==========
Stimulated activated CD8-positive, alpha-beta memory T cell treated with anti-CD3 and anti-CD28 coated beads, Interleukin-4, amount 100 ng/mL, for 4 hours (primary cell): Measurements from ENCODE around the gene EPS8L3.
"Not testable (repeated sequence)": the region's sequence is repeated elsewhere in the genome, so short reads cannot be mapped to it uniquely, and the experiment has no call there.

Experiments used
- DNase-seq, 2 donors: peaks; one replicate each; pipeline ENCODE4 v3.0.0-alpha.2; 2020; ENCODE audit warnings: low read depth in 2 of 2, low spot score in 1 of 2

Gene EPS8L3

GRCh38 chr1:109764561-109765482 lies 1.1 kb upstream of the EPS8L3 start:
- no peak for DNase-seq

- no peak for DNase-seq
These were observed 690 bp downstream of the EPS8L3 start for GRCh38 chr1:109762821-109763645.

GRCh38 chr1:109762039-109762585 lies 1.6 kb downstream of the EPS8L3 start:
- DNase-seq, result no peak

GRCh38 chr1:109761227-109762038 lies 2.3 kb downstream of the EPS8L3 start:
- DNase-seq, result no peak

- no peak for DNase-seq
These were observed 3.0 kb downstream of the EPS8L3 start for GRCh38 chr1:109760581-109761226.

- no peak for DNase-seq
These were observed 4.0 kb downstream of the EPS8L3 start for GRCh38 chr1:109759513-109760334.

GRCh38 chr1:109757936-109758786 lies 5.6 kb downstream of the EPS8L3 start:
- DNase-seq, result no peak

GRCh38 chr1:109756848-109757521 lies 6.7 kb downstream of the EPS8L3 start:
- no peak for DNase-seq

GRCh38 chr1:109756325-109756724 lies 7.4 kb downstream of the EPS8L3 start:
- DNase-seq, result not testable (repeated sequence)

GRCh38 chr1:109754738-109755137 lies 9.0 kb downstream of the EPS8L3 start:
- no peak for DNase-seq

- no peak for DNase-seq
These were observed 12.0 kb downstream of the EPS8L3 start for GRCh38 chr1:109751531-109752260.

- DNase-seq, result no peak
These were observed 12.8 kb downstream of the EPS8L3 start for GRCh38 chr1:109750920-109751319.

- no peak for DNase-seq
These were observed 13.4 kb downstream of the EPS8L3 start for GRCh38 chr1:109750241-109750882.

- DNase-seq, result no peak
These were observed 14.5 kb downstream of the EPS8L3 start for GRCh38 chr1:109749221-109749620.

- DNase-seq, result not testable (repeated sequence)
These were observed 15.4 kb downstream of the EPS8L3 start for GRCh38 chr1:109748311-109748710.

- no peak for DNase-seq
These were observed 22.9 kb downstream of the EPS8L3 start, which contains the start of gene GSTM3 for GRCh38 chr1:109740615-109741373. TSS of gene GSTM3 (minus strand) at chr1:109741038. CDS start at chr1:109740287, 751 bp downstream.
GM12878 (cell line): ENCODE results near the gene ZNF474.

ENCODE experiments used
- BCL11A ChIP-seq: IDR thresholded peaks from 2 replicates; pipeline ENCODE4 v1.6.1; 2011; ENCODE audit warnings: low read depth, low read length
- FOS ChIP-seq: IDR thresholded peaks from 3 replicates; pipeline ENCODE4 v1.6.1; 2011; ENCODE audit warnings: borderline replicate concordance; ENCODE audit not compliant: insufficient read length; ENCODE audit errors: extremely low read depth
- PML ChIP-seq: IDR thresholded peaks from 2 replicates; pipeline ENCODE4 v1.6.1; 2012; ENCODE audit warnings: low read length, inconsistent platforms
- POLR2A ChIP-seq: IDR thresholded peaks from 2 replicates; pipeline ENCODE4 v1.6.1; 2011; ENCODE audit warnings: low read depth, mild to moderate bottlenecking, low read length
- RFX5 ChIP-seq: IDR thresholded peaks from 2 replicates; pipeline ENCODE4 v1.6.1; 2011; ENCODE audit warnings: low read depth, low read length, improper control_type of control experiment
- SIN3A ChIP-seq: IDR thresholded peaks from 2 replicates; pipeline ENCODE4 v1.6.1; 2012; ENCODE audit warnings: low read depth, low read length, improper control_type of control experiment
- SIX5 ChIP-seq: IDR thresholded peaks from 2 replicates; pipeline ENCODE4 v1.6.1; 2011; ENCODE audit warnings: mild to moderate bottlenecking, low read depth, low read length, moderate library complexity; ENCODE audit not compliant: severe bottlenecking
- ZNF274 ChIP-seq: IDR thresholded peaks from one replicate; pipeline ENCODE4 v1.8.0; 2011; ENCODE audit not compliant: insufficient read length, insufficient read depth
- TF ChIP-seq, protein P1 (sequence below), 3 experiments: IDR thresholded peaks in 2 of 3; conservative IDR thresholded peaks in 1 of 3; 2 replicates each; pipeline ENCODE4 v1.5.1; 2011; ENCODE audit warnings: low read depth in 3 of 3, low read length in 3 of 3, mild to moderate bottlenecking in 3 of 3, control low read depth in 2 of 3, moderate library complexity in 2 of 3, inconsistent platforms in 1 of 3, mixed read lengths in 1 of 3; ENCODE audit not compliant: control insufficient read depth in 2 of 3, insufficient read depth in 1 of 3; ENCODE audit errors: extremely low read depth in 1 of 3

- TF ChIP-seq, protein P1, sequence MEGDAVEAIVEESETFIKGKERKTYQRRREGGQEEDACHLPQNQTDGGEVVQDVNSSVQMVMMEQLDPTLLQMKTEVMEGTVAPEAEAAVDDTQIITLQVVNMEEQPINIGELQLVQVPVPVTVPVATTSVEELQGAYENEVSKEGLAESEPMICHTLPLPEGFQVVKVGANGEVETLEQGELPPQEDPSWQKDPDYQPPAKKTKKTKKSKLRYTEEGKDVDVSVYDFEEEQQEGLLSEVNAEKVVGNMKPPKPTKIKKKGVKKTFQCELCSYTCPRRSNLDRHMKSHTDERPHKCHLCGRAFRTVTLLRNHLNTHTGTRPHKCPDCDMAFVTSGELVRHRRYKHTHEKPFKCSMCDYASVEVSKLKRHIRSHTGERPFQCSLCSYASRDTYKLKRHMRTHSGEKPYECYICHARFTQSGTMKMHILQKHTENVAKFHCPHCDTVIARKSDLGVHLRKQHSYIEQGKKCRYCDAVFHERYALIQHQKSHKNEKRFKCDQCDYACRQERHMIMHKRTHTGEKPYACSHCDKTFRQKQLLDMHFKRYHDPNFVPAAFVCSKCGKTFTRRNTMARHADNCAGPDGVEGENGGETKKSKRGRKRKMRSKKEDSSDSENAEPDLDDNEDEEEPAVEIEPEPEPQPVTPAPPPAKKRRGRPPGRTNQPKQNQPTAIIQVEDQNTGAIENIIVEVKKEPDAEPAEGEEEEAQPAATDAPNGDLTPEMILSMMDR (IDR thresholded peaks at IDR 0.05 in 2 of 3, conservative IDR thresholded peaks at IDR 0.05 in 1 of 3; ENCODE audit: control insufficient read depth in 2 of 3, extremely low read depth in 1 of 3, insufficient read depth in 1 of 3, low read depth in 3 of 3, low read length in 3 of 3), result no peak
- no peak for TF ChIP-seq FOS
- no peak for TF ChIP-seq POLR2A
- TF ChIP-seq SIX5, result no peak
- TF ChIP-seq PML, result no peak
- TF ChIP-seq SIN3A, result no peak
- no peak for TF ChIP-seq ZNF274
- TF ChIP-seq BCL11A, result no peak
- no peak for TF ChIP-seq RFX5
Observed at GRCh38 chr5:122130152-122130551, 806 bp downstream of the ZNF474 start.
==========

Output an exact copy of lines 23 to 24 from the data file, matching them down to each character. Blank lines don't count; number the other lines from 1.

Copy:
- DNase-seq, result not testable (repeated sequence)

GRCh38 chr1:109754738-109755137 lies 9.0 kb downstream of the EPS8L3 start: